When a lot of us think about privileged members of society, we immediately think of the vastly wealthy Wall Street Jordan Belfort types. To some extent, I understand why people think like this. After all, in the United States, 1 percent of the population owns around 35 percent of the nation’s private wealth. To put that into perspective, that’s more money than the bottom 90 percent of the population has.
Most people in this country can’t even begin to fathom what it would be like to have that kind of money and the limitless options and privileges it would present.
However, no matter how unimaginable that lifestyle may seem to us, it’s important to remember that a large proportion of the world’s population would look at what most of us at UND have in the exact same way.
I’m not saying that every student at UND is free of financial difficulties, but it’s the small things we barely think about that set many of us apart from the rest of the world.
Three meals a day, decent housing, and a car with heating are some things many of us take for granted.
According to the World Food Programme, about 805 million people are not well fed enough to live a healthy and active lifestyle. About 100 million people are homeless. And that doesn’t account for those with minimal shelter who live in terrible conditions.
Only about 9 percent has the privilege of driving a car. In my experience here at UND, it is more uncommon to meet someone who does not have their own car than it is to meet someone without a car.
This past weekend, I had an amazing opportunity to ride in a small airplane with a friend of mine who has his pilot’s license. It was my first time going in a plane of that size, and overall it was a very enjoyable experience. Afterwards, we went out to a restaurant for lunch.
Although it was a really enjoyable experience, during the whole experience my thoughts were more or less just, “This is a nice way to spend an afternoon.”
In hindsight, I can’t help but think how unbelievably lucky I am to be able to have an experience like that on moderately short notice. Very few people in the world — almost nobody relative to the entire earth’s population — have the opportunity to just hop in an airplane and fly around to kill some time in the afternoon. I was then able to pick exactly what I was in the mood to eat at the restaurant of my choice. At no point in the day was it ever an issue of whether I was going to be able to eat or not. All I needed to know was that I had money in my bank account and a whole lot of options to choose from.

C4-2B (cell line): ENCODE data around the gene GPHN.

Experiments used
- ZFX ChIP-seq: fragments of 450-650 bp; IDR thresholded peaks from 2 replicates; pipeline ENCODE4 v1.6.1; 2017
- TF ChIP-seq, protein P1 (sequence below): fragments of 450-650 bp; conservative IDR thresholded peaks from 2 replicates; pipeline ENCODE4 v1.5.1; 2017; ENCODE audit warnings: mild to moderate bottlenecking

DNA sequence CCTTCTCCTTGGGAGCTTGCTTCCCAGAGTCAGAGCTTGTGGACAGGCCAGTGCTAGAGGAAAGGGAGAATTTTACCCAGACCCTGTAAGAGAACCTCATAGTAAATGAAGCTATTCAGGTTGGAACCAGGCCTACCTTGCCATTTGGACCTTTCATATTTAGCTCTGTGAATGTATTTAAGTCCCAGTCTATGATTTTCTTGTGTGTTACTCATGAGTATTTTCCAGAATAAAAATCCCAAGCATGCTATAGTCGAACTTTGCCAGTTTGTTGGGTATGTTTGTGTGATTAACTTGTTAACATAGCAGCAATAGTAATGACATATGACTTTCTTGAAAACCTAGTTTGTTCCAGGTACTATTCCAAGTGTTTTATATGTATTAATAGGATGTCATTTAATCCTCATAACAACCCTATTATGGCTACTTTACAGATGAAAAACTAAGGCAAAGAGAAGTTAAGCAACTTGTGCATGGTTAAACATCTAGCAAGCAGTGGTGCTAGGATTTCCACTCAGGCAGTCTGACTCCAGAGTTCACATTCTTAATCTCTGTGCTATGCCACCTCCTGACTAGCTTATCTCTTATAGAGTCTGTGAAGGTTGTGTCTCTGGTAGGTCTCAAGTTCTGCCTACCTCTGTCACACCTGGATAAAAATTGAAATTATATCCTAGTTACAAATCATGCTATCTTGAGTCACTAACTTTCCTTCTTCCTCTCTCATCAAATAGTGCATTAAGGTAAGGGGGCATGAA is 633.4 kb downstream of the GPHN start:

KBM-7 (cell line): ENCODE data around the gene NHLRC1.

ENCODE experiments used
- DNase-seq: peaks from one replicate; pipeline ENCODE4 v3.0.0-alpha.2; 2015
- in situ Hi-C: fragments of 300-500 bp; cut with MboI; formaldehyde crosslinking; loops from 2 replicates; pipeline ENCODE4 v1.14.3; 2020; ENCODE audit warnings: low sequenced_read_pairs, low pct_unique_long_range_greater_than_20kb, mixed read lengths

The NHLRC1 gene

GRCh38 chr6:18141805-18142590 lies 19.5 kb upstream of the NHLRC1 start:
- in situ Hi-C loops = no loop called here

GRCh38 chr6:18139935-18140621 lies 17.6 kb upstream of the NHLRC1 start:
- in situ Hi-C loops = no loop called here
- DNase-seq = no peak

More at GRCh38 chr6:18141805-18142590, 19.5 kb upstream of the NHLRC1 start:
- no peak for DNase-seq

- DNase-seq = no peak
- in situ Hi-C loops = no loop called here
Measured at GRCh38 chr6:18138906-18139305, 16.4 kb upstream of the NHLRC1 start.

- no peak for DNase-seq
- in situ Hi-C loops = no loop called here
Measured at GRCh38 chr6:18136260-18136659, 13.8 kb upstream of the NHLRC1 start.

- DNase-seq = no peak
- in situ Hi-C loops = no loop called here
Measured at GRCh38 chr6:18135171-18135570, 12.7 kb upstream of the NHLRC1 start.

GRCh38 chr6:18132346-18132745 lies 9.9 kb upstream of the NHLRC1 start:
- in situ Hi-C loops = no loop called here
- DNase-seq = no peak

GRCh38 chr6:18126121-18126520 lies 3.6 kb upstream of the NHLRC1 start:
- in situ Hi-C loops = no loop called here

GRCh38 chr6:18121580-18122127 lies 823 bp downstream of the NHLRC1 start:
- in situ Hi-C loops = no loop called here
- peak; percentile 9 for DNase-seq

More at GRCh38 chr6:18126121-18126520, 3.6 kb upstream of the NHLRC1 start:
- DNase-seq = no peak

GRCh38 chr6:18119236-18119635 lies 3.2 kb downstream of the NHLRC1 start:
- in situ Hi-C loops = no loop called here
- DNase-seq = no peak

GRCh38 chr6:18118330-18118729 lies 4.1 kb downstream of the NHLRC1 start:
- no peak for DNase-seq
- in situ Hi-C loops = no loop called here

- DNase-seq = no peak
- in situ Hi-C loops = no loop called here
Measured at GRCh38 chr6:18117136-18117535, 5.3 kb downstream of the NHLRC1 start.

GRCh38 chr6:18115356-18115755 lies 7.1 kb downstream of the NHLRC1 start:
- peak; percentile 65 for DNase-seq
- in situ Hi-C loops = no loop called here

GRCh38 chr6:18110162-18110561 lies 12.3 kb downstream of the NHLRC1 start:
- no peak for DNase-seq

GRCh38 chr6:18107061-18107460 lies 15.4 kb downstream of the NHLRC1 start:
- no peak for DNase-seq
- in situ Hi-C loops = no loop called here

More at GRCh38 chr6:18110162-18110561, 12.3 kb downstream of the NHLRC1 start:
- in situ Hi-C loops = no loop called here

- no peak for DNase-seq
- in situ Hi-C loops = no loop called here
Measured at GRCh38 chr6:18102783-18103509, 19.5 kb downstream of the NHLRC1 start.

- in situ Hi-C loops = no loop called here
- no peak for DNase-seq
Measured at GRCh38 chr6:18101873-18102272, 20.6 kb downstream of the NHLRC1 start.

Every once in a while, I think we should all reflect on our day and appreciate just how truly lucky we are. Even if all you did today was go to class and watch a movie, you are a very lucky person. Not only do you have access to higher education which many people do not, but you have a television, electricity, cable, internet, etc. You also don’t live in an active combat zone like way more people than you might think.
Some would argue that just acknowledging what we have doesn’t do much, and that we should instead be taking action to provide a higher standard of living for those less fortunate, and they are probably correct.
But in my opinion, acknowledging how lucky we are is a good first step.
Larry Philbin is the News Editor for The Dakota Student. He can be reached at [email protected]